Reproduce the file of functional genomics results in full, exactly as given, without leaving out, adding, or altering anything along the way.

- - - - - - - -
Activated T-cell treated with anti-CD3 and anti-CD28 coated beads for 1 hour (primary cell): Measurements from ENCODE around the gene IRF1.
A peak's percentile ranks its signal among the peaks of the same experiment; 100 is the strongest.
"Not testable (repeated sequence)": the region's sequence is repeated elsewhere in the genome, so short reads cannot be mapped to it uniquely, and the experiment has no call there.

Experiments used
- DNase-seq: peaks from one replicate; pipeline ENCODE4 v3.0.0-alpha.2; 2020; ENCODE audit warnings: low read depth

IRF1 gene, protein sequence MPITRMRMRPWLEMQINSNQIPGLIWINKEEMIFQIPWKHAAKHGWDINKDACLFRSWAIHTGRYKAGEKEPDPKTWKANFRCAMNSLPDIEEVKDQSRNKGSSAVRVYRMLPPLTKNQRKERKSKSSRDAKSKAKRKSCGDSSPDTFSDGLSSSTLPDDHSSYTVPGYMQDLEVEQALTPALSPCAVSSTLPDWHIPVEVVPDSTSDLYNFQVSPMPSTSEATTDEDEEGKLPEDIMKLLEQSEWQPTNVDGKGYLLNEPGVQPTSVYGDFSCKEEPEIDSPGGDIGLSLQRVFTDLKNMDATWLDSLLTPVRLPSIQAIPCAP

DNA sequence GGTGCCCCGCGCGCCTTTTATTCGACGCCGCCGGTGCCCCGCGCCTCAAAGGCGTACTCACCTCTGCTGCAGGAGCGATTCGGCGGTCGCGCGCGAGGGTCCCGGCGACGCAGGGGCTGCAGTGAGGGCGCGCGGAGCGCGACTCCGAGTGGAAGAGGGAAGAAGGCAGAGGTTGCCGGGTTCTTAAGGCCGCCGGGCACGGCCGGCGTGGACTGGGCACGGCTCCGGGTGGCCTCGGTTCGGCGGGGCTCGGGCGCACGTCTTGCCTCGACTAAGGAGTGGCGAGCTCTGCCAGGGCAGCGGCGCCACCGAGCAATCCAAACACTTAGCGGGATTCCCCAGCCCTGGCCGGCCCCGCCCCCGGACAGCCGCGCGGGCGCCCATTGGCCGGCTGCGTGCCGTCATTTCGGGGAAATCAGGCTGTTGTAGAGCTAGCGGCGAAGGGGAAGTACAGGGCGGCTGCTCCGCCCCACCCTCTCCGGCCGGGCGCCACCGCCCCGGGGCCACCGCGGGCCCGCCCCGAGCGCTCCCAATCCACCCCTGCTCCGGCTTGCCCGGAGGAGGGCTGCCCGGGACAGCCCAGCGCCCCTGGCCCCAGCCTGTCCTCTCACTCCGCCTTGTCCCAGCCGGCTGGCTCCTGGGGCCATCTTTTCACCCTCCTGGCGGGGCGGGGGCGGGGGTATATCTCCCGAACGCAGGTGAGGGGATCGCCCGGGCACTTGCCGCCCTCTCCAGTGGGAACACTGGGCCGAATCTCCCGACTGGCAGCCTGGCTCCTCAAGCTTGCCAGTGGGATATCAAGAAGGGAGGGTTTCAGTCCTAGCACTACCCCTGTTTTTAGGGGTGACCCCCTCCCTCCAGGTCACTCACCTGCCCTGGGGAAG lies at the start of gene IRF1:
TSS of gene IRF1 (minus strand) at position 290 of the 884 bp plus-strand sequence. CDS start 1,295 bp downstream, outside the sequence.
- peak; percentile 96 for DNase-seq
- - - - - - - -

Activated T-cell treated with anti-CD3 and anti-CD28 coated beads for 1 hour (primary cell): Measurements from ENCODE around the gene IRF1.
A peak's percentile ranks its signal among the peaks of the same experiment; 100 is the strongest.
"Not testable (repeated sequence)": the region's sequence is repeated elsewhere in the genome, so short reads cannot be mapped to it uniquely, and the experiment has no call there.

Experiments used
- DNase-seq: peaks from one replicate; pipeline ENCODE4 v3.0.0-alpha.2; 2020; ENCODE audit warnings: low read depth

IRF1 gene, protein sequence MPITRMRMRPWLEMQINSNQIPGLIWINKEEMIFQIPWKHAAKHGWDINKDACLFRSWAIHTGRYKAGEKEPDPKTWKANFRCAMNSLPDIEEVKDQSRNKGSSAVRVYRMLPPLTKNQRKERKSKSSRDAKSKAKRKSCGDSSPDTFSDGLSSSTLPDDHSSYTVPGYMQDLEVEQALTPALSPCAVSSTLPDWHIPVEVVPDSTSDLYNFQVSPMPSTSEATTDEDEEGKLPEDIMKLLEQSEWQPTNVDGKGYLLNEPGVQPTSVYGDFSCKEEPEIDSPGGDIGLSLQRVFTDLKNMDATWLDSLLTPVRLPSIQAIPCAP

DNA sequence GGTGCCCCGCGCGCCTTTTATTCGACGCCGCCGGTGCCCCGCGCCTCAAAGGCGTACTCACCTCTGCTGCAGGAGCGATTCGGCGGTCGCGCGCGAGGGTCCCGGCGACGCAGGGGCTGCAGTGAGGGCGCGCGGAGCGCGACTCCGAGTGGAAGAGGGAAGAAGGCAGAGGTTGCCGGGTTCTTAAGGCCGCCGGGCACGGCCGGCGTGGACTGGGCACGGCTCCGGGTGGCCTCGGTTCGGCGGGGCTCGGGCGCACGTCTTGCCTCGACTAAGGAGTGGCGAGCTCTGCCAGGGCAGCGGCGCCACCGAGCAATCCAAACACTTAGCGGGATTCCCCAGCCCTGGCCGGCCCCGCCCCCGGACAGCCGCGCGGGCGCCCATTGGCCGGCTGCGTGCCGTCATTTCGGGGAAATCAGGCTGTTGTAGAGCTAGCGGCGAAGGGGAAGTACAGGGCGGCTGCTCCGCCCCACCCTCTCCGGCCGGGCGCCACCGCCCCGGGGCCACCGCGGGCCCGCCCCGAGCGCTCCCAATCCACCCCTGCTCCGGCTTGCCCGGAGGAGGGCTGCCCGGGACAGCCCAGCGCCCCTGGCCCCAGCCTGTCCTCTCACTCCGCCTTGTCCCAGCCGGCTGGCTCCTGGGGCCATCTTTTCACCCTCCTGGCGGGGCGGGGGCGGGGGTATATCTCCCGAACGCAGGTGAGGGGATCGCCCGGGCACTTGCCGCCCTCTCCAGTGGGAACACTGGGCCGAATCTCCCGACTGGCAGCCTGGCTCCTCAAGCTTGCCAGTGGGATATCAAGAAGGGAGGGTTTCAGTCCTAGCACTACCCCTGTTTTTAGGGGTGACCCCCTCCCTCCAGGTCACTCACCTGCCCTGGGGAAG lies at the start of gene IRF1:
TSS of gene IRF1 (minus strand) at position 290 of the 884 bp plus-strand sequence. CDS start 1,295 bp downstream, outside the sequence.
- peak; percentile 96 for DNase-seq